Deliberately selected to represent as many parts of the globe as possible, and with a commitment to recognizing both the similarities and differences in children and young people's lives - from China to Denmark, from Canada to India, from Japan to Iceland, from - the authors offer a rich contextualization of children's engagement with their particular media and communication environment, while also pursuing cross-cutting themes in terms of comparative and global trends.
Chapter 30: Children's Communication Rights: Beyond Intentions
Children's Communication Rights: Beyond Intentions
On 20 November 1989, the United Nations General Assembly (in resolution 44/25) adopted unanimously the Convention on the Rights of the Child. With this convention children became, in their own right, subjects of international law.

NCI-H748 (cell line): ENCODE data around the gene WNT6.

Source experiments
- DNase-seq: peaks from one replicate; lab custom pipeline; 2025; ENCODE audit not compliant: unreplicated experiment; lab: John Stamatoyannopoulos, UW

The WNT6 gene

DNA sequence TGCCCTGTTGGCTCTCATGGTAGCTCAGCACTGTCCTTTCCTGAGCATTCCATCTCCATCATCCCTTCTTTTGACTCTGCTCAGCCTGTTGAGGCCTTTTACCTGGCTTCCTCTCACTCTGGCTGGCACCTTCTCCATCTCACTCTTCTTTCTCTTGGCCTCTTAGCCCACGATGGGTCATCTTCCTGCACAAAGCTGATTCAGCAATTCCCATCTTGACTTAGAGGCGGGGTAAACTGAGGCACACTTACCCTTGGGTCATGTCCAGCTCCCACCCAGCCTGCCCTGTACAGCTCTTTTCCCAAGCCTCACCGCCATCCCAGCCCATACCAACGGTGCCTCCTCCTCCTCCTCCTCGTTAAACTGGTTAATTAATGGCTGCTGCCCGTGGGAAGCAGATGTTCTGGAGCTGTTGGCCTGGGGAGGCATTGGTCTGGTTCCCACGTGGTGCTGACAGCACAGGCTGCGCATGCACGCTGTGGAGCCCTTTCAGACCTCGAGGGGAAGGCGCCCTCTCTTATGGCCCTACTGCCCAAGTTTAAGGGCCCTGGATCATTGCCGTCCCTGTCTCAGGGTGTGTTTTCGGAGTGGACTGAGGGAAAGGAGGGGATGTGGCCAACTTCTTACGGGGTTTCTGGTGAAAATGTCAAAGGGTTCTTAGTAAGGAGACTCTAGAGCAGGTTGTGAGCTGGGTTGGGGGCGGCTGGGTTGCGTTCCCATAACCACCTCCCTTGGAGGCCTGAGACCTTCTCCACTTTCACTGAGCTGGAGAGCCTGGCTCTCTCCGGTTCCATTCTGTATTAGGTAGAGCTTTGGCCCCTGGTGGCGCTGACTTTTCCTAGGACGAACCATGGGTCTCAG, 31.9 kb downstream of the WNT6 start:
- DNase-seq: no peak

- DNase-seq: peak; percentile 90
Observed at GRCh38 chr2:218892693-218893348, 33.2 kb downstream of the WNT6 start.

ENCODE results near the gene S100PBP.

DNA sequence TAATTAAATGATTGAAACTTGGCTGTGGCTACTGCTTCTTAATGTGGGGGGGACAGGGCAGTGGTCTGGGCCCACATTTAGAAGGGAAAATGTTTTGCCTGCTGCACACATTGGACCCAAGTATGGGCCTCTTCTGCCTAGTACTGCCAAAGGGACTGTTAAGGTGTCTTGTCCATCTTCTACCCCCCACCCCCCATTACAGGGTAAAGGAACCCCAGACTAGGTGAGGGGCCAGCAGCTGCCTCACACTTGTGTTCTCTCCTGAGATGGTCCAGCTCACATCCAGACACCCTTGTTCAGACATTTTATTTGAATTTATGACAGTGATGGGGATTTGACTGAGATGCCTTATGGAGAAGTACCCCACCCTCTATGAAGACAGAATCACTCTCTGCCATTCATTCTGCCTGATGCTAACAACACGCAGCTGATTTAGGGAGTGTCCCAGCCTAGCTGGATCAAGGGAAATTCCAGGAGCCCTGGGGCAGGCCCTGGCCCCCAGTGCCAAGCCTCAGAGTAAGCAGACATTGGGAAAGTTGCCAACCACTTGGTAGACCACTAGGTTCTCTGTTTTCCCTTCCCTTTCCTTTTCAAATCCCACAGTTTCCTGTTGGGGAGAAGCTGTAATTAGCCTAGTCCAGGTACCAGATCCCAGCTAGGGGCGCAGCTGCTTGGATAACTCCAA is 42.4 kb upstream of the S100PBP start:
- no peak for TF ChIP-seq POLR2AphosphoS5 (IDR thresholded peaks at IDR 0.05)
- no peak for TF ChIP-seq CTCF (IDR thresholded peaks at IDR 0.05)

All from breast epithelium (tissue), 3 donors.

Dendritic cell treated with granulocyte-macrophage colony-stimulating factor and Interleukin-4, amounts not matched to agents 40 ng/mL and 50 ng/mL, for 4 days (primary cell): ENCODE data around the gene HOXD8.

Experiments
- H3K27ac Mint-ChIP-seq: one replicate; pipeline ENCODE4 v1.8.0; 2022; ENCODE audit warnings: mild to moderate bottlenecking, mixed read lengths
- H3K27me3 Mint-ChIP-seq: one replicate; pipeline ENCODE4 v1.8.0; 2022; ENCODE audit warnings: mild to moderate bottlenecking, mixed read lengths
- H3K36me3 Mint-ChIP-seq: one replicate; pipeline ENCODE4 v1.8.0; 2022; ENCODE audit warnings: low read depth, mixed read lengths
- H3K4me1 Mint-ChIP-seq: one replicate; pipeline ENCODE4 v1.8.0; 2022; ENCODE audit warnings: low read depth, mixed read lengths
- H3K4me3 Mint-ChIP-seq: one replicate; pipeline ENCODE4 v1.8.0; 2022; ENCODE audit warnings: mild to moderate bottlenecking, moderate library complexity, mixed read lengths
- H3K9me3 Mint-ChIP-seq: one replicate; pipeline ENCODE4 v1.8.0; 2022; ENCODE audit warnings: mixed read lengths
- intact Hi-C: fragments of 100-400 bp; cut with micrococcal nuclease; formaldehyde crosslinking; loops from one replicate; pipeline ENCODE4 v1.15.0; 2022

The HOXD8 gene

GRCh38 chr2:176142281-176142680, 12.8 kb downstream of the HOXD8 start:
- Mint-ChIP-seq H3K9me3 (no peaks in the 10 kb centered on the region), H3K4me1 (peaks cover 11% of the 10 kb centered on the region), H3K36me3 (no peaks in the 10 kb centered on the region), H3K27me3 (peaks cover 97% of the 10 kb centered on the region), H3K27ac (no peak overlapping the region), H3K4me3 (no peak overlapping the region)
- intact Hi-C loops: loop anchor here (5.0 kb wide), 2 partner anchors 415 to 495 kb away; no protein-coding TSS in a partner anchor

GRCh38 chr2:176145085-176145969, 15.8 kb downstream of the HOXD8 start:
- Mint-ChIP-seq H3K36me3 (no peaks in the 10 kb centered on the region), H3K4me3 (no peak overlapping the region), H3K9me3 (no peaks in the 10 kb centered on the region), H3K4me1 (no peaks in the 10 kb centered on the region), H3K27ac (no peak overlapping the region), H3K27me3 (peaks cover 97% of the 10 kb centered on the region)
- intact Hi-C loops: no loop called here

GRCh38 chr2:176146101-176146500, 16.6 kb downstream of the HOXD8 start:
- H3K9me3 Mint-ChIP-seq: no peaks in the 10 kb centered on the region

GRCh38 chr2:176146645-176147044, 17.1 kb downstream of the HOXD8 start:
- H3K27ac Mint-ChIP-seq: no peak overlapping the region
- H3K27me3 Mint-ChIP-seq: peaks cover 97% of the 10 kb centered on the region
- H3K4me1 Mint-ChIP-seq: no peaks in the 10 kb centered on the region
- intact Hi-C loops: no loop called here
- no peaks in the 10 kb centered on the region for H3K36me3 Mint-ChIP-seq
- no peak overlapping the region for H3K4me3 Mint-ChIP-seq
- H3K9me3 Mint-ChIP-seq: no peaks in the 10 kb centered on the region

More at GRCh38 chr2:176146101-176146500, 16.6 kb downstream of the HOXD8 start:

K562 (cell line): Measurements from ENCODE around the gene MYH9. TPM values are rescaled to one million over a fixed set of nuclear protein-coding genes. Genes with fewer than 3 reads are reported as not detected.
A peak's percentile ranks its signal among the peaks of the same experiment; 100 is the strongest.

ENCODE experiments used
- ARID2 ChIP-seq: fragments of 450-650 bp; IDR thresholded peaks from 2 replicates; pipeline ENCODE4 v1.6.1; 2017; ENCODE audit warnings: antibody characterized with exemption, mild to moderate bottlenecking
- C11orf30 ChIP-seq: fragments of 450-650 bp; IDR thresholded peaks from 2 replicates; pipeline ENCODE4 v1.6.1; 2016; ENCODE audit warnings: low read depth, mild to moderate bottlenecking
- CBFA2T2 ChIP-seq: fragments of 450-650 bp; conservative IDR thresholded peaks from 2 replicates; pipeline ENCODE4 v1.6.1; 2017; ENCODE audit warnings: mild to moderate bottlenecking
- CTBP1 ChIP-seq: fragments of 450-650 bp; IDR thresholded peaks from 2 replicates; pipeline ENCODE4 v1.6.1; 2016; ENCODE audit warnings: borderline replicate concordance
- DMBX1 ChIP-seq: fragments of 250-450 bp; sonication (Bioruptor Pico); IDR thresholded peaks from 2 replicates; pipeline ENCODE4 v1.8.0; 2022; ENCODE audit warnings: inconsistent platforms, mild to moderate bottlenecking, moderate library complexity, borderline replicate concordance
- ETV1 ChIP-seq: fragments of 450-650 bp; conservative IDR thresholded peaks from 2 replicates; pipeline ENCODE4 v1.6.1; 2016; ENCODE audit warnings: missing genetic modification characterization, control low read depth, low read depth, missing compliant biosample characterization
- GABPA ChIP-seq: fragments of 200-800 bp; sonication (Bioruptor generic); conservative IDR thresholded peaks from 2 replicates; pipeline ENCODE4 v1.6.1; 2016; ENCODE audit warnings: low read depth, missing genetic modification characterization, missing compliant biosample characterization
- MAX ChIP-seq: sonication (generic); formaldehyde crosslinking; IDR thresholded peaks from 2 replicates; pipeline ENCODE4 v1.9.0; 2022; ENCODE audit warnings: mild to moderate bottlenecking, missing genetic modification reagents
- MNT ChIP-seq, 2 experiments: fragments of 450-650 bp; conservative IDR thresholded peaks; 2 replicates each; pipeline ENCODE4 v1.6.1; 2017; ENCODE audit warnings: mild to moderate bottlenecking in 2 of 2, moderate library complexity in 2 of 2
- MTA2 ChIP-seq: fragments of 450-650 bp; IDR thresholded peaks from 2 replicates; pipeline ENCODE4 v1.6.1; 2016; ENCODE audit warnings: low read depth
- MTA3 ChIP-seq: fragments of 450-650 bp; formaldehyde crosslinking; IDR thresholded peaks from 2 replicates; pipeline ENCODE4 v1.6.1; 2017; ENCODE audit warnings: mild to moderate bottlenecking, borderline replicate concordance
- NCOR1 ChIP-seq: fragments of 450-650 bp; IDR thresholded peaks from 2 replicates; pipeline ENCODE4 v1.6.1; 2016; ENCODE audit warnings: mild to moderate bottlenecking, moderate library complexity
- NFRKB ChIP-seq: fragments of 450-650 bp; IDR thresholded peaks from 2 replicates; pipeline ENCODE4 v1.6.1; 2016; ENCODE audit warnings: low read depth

Although there had been declarations on the rights of the child by the League of Nations already in 1924 and by the United Nations in 1959, it was felt by some UN member states that these rights should be brought under the authority of binding international law. The convention has been ratified by all UN member states with the exceptions of the USA and Somalia.
The parties to the convention have accepted the obligation to undertake all appropriate legislative, administrative, and other measures ...